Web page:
China, Japan and South Korea agreed at a summit on Sunday to soon launch negotiations on a three-way free trade pact.
The three nations are major traders, and together accounted for 19.6 percent of the world's economy and 18.5 percent of its exports in 2010, according to a feasibility study of the proposed trade pact that the governments issued late last year.
"There are many instable, uncertain and unpredictable factors in northeast Asia and east Asia," China's Premier Wen said at the meeting in Beijing attended by Japanese Prime Minister Yoshihiko Noda and South Korean President Lee Myung-bak.
"The international financial crisis is not yet over and the prospect of the European debt crisis is uncertain," Wen said, according to a report from the official Xinhua news agency.
The three governments plan to counter such worries by launching the talks for the free trade agreement (FTA), an idea that has been under discussion for a decade.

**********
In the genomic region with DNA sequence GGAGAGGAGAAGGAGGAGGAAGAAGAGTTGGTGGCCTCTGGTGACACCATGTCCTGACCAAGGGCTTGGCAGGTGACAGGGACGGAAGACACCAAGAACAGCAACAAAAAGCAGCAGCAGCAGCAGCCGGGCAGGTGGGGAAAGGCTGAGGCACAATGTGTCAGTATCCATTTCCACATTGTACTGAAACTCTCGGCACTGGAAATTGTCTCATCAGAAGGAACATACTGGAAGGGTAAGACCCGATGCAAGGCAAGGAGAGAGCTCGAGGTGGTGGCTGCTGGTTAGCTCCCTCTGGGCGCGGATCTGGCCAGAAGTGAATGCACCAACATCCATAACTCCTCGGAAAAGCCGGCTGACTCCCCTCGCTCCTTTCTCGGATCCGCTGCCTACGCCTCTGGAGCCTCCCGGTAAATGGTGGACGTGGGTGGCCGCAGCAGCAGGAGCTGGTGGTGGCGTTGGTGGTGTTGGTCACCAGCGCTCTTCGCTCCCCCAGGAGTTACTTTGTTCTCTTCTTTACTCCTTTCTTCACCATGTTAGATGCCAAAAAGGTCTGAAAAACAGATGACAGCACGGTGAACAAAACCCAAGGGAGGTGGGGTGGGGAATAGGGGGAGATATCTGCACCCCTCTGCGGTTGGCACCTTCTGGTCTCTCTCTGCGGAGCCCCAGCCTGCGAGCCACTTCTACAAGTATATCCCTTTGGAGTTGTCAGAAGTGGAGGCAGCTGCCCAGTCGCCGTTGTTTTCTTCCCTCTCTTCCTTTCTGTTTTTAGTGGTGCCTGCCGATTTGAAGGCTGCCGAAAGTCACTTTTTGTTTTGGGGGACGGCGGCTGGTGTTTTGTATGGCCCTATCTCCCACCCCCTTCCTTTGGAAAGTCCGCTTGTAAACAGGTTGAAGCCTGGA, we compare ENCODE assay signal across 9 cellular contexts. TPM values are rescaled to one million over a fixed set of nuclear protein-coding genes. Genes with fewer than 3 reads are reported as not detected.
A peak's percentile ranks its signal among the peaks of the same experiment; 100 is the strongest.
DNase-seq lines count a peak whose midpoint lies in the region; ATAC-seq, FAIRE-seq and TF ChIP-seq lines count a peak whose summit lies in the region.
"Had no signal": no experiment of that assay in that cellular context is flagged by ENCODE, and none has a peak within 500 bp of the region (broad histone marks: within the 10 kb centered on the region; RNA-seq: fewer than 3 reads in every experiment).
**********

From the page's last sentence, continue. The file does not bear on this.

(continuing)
"We are pursuing high-level economic cooperation as part of our national strategy," Noda told the Wall Street Journal in an interview before the summit. "The Japan-China-Korea FTA is an extremely important piece of it."
The three leaders also agreed to a three-way investment treaty - one stepping stone to the bigger and much more contentious goal of a free trade deal - said Xinhua.
China is the biggest trade partner of both Japan and South Korea. A free trade treaty could lift China's GDP by up to 2.9 percent, Japan's by 0.5 percent, and South Korea's by 3.1 percent, Xinhua said, without citing the basis for its estimates.
"China is simply a huge market," said Noda, according to the Wall Street Journal. "That's all there is to it."